Failure of a blood-fed arthropod to become infected with or transmit a parasite may be attributed to the presence of one or more barriers to infection. For parasites transmitted by bite, the arthropod midgut provides the most important barrier. Often parasites will grow in a nonvector species if they are inoculated into the hemo-coel, thereby by-passing this gut barrier. After penetrating and escaping from the midgut, the parasite then must multiply and/or mature and be disseminated to the salivary glands or mouthparts. Arthropod cellular or humeral immunity may clear the infection at this point, creating a dissemination barrier. Even after dissemination to the salivary glands, the parasite may not be able to infect or be transmitted from the salivary glands due to the presence of salivary gland infection or salivary gland escape barriers, respectively.

For parasites transmitted at the posterior station, vector competence may be expressed as the percentage of infected vectors passing infective stages of the parasite in their feces.

The concept of vectorial capacity summarizes quantitatively the basic ecological attributes of the vector relative to parasite transmission. Although developed for mosquito vectors of malaria parasites and most easily applied to anthroponoses, the model provides a framework to conceptualize how the ecological components of the transmission cycle of many vector-borne parasites interact.

Vectorial capacity is expressed by the formula:

C= ma2(Pn)/(-\nP), where C is the vectorial capacity as new infections per infection per day, ma is the bites per human per day, a is the human biting habit, P is the probability of daily survival, and n is the extrinsic incubation period (in days).

The biting rate (ma) frequently is estimated by collecting vectors as they attempt to blood feed and is expressed as bites per human per day or night (e.g., 10 mosquitoes per human per night). The human biting habit (a) combines vector feeding frequency and host selection. The feeding frequency is the length of time between blood meals and frequently is expressed as the inverse of the length of the gonotrophic cycle. Host selection patterns are determined by testing blood-fed vectors to determine what percentage fed on humans or the primary reservoir. Therefore, if the blood feeding frequency is 2 days and if 50% of host-seeking vectors feed on humans, a = (1/2 days) x (0.5) = 0.25. In this example, ma2 = 10 bites/human/night x 0.25 = 2.5; a is repeated because infected vectors must refeed to transmit.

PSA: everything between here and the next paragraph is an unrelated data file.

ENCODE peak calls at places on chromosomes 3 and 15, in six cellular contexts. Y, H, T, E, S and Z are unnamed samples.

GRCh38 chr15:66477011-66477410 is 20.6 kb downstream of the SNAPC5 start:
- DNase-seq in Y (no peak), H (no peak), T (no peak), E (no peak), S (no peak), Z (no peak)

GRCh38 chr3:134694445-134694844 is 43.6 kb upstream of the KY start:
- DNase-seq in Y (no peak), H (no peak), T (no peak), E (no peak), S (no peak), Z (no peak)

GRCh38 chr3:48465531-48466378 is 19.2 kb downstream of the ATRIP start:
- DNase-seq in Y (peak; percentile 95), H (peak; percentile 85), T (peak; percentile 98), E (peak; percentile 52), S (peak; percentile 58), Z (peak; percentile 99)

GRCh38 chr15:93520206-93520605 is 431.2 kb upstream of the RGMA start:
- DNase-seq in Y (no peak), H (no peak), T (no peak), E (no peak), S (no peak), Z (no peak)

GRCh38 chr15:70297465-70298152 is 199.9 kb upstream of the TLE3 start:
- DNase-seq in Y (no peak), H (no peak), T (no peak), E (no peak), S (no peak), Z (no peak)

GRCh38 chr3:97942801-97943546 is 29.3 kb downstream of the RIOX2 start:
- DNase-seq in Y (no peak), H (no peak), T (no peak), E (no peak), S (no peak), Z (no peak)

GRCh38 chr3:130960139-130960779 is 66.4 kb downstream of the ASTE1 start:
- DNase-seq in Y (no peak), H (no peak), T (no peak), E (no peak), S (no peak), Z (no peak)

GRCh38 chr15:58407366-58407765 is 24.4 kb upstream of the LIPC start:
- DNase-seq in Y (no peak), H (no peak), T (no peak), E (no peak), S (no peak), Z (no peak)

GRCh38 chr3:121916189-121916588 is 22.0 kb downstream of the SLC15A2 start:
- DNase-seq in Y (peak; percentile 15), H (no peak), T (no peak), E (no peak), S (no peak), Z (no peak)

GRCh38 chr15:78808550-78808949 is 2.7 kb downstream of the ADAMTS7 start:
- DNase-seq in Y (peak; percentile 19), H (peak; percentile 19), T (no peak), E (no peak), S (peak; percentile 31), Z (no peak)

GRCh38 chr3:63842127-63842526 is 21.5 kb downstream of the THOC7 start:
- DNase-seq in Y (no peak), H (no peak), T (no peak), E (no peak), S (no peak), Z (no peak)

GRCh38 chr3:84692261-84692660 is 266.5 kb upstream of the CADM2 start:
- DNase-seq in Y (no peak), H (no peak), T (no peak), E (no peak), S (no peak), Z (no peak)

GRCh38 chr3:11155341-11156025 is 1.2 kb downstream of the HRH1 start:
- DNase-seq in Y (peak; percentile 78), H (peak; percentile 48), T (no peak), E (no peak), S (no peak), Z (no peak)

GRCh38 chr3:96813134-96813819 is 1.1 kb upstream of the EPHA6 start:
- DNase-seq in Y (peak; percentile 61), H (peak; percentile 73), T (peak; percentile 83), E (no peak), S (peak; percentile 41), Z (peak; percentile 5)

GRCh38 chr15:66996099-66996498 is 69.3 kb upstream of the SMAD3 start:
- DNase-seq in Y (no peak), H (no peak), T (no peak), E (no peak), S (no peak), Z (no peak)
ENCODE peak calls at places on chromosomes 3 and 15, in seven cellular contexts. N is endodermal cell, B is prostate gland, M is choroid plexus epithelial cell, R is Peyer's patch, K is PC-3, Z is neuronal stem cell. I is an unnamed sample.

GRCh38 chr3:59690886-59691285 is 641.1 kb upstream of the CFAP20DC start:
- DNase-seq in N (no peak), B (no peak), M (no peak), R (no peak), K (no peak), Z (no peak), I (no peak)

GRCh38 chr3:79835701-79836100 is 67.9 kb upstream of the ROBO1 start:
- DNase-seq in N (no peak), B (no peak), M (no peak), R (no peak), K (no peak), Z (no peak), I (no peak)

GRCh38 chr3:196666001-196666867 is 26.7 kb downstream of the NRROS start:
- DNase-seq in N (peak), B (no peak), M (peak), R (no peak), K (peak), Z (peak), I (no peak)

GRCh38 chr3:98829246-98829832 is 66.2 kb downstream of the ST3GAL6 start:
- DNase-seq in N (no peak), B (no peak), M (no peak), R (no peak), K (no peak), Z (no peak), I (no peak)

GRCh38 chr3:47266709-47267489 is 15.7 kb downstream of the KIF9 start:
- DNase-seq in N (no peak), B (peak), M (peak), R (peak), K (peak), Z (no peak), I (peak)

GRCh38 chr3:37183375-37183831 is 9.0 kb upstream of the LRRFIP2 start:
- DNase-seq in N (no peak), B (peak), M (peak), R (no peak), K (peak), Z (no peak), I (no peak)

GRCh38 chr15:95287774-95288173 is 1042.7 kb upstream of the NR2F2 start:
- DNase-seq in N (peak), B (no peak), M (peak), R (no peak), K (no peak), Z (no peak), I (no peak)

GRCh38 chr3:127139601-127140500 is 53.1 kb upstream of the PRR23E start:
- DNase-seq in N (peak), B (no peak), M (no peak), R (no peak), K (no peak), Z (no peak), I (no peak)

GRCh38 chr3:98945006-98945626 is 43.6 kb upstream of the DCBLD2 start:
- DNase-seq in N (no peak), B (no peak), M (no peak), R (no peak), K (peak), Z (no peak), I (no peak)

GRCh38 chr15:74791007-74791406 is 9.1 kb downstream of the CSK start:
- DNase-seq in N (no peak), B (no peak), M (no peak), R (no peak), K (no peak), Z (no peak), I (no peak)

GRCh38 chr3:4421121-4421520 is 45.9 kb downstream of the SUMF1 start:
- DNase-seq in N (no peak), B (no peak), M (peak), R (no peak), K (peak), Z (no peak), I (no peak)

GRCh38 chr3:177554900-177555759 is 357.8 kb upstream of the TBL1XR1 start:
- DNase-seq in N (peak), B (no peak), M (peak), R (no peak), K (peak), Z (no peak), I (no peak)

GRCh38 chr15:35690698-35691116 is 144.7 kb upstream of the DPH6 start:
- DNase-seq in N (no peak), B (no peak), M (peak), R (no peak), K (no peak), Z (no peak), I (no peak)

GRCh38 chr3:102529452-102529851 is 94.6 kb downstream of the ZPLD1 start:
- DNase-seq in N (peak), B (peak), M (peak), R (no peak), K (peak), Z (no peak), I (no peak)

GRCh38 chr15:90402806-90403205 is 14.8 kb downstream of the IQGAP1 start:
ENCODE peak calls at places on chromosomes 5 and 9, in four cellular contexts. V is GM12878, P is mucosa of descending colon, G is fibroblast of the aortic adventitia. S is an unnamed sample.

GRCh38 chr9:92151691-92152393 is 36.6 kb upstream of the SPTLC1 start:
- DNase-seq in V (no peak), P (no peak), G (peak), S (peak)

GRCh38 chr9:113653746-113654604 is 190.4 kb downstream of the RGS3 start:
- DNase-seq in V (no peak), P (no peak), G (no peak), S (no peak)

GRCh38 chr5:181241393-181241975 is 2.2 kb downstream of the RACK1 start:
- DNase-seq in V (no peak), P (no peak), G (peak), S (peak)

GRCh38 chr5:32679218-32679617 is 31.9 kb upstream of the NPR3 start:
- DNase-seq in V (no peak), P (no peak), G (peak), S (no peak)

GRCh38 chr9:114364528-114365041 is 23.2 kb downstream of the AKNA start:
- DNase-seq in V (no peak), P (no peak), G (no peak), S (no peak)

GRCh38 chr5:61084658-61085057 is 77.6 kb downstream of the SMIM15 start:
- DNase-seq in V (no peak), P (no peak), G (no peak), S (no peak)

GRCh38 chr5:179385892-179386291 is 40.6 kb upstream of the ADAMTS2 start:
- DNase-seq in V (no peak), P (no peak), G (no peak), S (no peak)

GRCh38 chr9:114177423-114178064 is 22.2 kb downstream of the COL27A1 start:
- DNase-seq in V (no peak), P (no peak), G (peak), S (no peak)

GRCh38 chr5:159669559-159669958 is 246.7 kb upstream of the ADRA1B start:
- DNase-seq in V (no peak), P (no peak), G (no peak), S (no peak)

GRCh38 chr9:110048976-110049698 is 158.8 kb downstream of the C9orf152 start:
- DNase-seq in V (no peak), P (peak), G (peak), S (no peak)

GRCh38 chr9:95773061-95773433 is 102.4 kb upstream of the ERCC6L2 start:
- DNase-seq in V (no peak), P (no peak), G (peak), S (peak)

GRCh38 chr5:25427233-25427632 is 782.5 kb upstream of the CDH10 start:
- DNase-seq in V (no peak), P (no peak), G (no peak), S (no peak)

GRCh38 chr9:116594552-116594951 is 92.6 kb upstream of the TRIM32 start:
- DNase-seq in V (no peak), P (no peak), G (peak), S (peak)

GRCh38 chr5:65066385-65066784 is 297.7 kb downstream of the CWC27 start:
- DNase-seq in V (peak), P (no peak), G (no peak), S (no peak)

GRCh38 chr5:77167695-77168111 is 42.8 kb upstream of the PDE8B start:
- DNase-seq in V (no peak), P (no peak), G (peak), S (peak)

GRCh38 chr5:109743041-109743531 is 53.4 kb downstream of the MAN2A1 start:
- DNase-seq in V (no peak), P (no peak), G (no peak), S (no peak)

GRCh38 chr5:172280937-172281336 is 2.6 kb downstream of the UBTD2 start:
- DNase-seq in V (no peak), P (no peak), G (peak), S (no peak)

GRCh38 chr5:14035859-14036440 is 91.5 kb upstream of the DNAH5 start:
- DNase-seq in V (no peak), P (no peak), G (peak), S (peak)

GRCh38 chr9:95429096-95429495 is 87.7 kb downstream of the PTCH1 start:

The probability of the vector surviving through the extrinsic incubation period of the parasite, P", requires information on the probability of vector survival (P) and the duration of the extrinsic incubation period (»). P is estimated either vertically, by age-grading the vector population, or horizontally, by marking cohorts and monitoring their death rate over time. In Diptera, P may be estimated vertically from the parity rate (proportion of parous females per number examined). In practice, P = (parity rate)1^, where ß is the length of the gonotrophic cycle. The extrinsic incubation period may be estimated from ambient temperature from data gathered during vector competence experiments by testing the time from infection to transmission for infected vectors incubated at different temperatures. Continuing our example, if P = 0.8 and » = 10 days, then the duration of infective life is Pn/(-lnP) = 0.810/(-lnx 0.8) = 0.48. Therefore C = 2.5 x 0.48, or 1.2 parasite transmissions per infective host per day